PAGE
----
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Thread: finger length vs. smaller hands vs. mandola or larger ...

  1. #1
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    Default finger length vs. smaller hands vs. mandola or larger ...

    I am ready to make a purchase of an 18" (scale length) mandola or a 23" (s. l.) tenor guitar. I play a viola, somewhat poorly at present but I'm learning, and find the finger stretch to be just about what I can manage comfortably. It is a 16" (body measurement) Baroque viola. The string length, nut to bridge, is 14 1/2".

    To those who know about such things, or to those who have smaller hands and/or finger reach, or perhaps another violist, would I be out of my league buying either of the above mentioned instruments? I can't afford to make a mistake on this purchase, monetarily. Also it is a present to myself for my early June 68th birthday. Yeah, an old fart but a quite healthy old fart so I'll probably be around long enough to actually learn a mand-whatever.

    Will I be reduced to mandolin only (not the end of the world of course), or perhaps a 5-string mandolin would have a shorter reach or am I thinking wrong about the whole thing and just lack experience in actual playing anything from a mandolin to a mandocello? I intend to be a finger-picker, if that makes a difference.

    Any help and/or advice will be very welcome.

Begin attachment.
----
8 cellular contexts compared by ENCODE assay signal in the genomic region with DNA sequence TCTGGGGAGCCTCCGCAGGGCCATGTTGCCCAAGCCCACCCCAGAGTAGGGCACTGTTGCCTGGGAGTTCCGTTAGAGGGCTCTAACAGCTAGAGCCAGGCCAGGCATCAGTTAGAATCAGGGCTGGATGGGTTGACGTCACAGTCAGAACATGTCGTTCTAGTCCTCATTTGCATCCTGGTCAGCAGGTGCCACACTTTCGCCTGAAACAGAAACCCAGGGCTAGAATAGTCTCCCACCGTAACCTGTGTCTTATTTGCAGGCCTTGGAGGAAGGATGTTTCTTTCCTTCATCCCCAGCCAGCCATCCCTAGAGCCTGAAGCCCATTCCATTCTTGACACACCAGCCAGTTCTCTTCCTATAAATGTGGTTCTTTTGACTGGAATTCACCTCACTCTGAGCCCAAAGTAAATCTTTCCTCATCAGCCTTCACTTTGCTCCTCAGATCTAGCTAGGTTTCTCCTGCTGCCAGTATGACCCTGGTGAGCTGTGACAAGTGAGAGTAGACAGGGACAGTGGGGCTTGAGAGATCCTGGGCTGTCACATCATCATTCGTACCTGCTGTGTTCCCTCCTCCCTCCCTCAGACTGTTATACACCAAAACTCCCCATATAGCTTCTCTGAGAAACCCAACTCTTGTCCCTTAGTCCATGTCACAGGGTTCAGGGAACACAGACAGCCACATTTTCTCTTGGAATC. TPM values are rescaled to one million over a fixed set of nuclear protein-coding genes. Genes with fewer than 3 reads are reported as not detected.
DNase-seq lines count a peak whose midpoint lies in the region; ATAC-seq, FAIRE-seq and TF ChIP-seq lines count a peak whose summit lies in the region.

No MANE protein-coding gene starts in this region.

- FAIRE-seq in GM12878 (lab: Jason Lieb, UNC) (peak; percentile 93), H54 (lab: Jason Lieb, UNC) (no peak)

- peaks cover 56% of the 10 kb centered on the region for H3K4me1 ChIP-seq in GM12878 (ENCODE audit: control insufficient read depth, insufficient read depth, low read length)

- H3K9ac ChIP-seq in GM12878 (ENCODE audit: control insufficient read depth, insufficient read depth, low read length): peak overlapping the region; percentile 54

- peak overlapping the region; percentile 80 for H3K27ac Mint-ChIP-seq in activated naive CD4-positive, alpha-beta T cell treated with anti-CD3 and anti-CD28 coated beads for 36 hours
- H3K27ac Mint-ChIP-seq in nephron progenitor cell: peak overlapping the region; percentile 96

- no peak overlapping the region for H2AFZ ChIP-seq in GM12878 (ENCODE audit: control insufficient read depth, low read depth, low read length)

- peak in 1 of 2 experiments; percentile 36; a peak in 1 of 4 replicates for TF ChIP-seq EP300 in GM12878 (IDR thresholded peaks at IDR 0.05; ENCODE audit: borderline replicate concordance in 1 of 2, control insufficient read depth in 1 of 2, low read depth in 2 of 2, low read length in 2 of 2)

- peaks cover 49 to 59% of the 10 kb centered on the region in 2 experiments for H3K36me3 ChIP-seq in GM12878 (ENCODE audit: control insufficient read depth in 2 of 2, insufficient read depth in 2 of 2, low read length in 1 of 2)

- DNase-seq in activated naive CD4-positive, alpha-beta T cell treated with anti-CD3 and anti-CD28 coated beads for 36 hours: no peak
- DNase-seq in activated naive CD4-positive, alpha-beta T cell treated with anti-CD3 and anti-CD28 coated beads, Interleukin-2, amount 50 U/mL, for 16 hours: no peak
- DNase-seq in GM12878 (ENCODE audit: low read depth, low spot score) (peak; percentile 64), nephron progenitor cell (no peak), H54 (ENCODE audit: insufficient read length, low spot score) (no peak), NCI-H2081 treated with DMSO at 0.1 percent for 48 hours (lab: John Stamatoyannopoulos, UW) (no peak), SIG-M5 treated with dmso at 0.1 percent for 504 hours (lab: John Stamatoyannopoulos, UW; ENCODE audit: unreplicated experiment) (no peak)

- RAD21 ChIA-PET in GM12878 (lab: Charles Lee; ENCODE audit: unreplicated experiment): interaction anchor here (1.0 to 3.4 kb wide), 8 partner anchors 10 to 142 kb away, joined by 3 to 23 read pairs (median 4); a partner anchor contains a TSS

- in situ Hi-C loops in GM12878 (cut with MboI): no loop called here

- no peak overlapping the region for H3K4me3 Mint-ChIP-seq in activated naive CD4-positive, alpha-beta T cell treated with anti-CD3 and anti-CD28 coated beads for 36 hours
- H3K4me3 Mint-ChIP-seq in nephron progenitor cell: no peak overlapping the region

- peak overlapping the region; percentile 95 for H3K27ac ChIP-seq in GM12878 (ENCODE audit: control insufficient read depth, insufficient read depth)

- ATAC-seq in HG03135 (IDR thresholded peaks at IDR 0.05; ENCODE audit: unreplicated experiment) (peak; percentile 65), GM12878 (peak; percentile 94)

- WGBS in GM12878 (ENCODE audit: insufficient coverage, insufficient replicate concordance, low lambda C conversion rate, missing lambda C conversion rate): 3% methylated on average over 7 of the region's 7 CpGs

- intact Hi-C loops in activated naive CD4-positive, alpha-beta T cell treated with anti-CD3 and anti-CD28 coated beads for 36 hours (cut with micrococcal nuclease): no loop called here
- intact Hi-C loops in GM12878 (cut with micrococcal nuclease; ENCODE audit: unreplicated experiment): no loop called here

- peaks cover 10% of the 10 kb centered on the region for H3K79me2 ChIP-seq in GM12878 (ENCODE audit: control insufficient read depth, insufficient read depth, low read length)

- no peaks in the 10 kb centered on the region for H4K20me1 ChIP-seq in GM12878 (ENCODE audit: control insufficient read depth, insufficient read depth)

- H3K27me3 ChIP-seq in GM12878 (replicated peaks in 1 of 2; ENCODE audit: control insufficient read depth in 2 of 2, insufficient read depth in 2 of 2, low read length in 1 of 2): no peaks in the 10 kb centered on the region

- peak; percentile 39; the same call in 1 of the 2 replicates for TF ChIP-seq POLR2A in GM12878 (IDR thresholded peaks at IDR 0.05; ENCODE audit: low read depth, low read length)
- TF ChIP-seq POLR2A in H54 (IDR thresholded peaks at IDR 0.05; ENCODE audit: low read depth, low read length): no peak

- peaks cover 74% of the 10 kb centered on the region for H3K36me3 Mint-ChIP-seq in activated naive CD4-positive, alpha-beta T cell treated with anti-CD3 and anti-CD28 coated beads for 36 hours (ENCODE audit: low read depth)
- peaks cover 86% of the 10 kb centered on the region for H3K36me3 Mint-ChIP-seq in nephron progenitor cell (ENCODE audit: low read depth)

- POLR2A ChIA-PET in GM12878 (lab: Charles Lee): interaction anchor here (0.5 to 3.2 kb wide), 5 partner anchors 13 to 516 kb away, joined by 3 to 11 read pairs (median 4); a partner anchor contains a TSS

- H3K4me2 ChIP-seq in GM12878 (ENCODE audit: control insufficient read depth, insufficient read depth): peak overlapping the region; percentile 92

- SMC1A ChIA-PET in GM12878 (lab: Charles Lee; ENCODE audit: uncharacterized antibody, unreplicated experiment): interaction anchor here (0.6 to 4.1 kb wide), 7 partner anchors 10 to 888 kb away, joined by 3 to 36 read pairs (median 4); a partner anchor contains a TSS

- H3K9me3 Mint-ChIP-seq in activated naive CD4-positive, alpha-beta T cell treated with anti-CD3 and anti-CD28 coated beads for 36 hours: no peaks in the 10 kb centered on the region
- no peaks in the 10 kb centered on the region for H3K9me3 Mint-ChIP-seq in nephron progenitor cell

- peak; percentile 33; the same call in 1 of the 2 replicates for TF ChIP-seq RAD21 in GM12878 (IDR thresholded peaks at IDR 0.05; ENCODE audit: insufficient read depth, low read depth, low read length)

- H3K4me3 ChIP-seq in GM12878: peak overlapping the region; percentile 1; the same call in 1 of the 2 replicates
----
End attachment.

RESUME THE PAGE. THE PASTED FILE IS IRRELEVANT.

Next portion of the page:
Thank you.

    germano
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    Unfamous String Buster Beanzy's Avatar
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    Default Re: finger length vs. smaller hands vs. mandola or larger ...

    I play cello so probably don't have the reach problems you seem to find. However on larger instruments like cello we tend to shift position more and only do extensions if they don't merit the shift. I've found I do the same now I'm on TG as well, where on the mandolin I'm doing stretches for chords which I've not had to try on the cello.

    My personal take is that you'll only have issues when you need to do chords, which can be got around with double-stops and muting of unplayed strings.

    Another consideration would be the fretting of double as against single courses if your finger tips are also small. A TG is better for this as there's only one.
    Last edited by Beanzy; May-05-2012 at 4:52am.
    Eoin



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    mandolin's Lord Voldemort mandocrucian's Avatar
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    Default Re: finger length vs. smaller hands vs. mandola or larger ...

    So....on the mandola, you'll have to use your pinky on the 6th fret. So what?

    Or on the tenor guitar, it'll bechromatic (one-fret-per-finger) fingering. Again, so.....? (You can always revert to mandolin/violin fingering higher up on the neck where the fret distances and more compressed.)

    You just make some adjustments (fingering-wise). Don't sweat it.

    NH

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    Work in Progress Ed Goist's Avatar
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    Default Re: finger length vs. smaller hands vs. mandola or larger ...

    As mandocrucian points out, the adjustment is easier than expected. After some time playing you'll find you'll adjust your fingering patterns without even thinking about it.